The Montana Department of Justice wants lawmakers to know they are investigating complaints against the Lake County Sheriff's office.
Officials addressed the issue at an interim legislative hearing today in Helena.
The Law and Justice Interim Committee tackled the question of whether current statutes are working.
"We can decide for ourselves whether legislation is necessary and if so what that legislation should look like," Committee Staff Attorney David Niss said.
According to the Department of Justice 10 complaints have been made about the Lake County Sheriff's office.
Allegations include poaching violations by local officers and election law violations.
Chief Civil Attorney Mike Sehestedt explained to the committee that he advised Lake County law enforcement officers not to attend the meeting.
"I felt it best that they not expose themselves to potential violation by exposing confidential criminal justice information or inadvertently interfering with a pending or ongoing investigation," Sehestedt said.
The committee also heard from representatives from Fish Wildlife & Parks and the Attorney General's office.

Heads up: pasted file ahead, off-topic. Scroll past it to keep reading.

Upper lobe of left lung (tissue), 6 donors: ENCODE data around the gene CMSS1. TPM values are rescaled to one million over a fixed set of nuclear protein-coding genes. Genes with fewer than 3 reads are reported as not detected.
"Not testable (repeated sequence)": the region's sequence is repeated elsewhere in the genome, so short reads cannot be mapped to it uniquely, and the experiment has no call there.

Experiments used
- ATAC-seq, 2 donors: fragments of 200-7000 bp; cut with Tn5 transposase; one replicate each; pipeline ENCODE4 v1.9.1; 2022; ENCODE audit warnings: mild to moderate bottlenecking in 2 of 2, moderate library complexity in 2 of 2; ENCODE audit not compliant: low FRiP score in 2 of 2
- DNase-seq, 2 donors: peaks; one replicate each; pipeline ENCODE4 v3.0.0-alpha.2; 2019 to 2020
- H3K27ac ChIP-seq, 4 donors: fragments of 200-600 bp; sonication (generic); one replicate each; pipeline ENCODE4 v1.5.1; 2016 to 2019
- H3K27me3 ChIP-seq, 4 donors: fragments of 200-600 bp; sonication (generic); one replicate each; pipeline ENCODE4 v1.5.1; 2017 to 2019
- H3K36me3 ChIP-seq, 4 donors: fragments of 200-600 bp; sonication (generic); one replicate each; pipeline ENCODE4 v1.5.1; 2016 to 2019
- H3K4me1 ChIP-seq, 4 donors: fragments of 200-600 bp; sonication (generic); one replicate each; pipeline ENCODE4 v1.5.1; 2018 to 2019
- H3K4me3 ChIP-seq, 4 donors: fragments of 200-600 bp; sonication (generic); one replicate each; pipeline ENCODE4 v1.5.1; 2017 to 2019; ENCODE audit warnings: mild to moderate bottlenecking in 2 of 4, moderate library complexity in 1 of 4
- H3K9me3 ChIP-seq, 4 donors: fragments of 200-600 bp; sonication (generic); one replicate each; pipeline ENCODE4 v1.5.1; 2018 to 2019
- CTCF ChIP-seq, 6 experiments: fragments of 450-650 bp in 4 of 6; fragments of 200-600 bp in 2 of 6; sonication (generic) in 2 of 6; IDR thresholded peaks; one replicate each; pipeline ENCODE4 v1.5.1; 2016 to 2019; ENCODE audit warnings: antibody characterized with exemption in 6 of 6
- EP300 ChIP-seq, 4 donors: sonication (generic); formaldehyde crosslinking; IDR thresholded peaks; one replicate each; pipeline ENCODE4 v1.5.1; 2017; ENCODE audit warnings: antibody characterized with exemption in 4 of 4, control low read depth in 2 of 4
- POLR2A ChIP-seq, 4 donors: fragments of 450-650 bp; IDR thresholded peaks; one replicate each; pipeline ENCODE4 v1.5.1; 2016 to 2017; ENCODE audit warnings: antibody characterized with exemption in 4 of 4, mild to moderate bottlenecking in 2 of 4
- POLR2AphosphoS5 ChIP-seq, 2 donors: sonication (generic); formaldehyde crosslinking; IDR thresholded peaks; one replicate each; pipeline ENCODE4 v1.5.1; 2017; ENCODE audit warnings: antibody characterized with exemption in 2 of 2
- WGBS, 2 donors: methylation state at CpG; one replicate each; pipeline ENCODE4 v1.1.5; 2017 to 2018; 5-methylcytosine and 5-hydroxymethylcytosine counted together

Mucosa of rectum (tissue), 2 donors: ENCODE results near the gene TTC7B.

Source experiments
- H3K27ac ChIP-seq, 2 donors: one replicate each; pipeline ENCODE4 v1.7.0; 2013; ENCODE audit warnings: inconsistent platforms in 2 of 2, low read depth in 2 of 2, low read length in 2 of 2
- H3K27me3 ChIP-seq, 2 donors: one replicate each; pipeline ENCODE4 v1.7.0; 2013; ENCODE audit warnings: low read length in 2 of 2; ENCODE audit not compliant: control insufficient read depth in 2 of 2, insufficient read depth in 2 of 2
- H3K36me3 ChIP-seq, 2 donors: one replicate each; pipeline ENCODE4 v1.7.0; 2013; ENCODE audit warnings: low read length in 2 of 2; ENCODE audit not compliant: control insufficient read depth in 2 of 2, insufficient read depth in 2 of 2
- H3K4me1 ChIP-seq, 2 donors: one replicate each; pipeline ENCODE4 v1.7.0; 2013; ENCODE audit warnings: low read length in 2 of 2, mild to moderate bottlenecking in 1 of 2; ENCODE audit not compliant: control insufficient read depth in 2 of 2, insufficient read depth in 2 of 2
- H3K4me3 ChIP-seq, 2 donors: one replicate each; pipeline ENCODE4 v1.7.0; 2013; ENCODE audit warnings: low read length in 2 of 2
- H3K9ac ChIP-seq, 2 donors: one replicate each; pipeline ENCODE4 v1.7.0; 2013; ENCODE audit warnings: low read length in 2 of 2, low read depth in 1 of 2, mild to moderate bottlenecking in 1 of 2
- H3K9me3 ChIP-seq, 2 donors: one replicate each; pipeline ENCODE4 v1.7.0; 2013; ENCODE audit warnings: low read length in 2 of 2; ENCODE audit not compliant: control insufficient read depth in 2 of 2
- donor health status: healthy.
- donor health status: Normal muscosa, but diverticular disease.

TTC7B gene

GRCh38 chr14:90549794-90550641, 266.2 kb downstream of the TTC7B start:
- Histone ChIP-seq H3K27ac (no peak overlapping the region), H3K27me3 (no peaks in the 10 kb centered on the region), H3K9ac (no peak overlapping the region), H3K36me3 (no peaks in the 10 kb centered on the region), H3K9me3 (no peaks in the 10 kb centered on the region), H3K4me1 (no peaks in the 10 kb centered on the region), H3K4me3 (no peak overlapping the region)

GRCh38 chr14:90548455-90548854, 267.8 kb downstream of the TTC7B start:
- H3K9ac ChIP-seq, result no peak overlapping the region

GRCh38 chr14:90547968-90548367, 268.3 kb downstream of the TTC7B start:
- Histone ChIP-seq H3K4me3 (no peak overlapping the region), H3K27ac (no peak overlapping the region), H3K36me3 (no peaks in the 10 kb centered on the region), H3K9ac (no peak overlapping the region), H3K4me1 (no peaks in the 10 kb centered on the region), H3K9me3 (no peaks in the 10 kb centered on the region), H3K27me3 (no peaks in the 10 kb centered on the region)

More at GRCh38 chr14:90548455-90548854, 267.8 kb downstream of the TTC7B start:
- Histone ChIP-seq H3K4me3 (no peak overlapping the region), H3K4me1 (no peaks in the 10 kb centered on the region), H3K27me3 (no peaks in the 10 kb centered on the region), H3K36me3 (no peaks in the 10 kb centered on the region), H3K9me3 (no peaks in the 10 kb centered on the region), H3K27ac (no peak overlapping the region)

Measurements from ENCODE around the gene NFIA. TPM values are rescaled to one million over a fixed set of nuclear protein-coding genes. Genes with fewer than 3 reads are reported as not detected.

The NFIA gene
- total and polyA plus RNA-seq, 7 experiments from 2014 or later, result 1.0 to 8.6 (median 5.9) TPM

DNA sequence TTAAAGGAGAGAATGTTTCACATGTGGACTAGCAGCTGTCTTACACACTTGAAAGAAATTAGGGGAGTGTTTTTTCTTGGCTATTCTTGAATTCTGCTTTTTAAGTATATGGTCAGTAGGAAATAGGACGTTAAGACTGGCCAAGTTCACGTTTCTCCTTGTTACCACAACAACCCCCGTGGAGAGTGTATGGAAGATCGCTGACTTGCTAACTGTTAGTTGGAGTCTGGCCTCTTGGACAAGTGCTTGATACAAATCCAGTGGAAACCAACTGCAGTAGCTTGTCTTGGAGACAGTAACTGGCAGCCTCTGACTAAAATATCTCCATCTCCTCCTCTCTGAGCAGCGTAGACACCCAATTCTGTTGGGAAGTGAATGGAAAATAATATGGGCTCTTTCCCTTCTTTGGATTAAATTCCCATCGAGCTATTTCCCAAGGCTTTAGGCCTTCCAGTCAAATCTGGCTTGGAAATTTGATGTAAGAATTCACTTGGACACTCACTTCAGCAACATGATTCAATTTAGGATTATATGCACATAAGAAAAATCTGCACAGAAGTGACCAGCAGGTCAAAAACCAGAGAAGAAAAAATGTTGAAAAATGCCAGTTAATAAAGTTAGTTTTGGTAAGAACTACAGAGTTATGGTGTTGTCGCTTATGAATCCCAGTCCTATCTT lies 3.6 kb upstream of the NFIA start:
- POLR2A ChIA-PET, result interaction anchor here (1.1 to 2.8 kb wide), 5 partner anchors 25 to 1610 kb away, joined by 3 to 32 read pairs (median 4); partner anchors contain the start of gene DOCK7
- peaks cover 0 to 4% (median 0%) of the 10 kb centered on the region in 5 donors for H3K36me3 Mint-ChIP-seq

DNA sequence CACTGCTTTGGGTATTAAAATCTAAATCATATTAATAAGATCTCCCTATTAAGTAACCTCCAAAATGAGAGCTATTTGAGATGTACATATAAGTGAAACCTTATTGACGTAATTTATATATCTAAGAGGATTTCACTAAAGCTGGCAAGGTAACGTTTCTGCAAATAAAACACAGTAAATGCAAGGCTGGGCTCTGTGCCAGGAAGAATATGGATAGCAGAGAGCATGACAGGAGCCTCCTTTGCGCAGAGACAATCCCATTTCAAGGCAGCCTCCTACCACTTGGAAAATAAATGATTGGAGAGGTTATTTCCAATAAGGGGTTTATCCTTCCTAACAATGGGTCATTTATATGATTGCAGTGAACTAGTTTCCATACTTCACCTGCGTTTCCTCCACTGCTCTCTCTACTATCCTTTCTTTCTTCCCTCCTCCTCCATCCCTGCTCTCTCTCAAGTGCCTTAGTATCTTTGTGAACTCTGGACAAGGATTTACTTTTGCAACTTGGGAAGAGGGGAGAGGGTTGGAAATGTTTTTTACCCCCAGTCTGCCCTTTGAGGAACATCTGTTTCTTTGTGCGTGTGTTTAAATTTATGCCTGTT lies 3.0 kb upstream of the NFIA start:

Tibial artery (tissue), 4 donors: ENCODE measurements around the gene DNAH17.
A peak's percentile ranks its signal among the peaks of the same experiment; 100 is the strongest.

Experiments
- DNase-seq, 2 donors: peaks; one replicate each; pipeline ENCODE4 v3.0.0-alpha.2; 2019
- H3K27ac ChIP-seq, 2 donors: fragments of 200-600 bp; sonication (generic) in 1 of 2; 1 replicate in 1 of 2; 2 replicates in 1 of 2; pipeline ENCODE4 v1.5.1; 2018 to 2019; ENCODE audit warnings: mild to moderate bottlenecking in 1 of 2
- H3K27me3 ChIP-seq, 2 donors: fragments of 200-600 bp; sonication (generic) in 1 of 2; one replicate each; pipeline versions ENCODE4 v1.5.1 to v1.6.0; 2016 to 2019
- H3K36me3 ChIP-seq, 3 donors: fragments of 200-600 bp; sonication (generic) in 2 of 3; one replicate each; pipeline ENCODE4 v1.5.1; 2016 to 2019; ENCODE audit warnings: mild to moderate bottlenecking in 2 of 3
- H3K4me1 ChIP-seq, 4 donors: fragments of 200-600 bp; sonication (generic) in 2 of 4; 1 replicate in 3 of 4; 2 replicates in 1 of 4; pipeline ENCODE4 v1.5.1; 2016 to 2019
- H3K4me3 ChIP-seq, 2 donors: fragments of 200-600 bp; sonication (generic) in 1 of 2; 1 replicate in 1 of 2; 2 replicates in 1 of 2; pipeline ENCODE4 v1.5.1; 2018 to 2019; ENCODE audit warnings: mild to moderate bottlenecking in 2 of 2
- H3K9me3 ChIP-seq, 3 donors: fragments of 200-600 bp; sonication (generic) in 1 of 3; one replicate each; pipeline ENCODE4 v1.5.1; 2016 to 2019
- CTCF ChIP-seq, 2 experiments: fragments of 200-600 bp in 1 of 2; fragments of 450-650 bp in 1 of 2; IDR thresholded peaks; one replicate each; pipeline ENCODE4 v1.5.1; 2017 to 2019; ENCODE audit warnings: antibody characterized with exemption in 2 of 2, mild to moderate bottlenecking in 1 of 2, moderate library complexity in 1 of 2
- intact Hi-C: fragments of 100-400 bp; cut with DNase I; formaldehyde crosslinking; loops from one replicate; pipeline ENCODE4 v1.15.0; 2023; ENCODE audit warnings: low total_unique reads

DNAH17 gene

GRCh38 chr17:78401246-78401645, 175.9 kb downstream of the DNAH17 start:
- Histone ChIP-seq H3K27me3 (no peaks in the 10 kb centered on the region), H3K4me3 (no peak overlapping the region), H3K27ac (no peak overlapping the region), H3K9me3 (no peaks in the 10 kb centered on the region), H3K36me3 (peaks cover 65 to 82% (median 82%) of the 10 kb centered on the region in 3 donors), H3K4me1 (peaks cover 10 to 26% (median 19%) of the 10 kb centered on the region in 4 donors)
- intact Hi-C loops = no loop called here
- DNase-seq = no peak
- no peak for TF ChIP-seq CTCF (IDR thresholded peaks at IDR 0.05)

After testimonies, Chairman and State Senator Jim Shockley proposed a statute requiring county attorneys go straight to the attorney general's office if a member of the public alleges wrong doing by law enforcement.
"It's difficult for a county attorney to say well I've looked at the complaint and my sheriff is without sin it may well be true, but it doesn't have the credibility, because everybody knows the county attorney and the sheriff deal with each other everyday," Sen. Schockley said.
During public comment Bart Mulvihill, a man all the way from Hawaii, shared personal testimony of alleged mishandlings involving Lake County law enforcement.
Mulvihill agreed with Schockley's proposal.
"The state must step in and create oversight that's absolute and cannot be rebuffed by the current sheriff," Mulvihill said.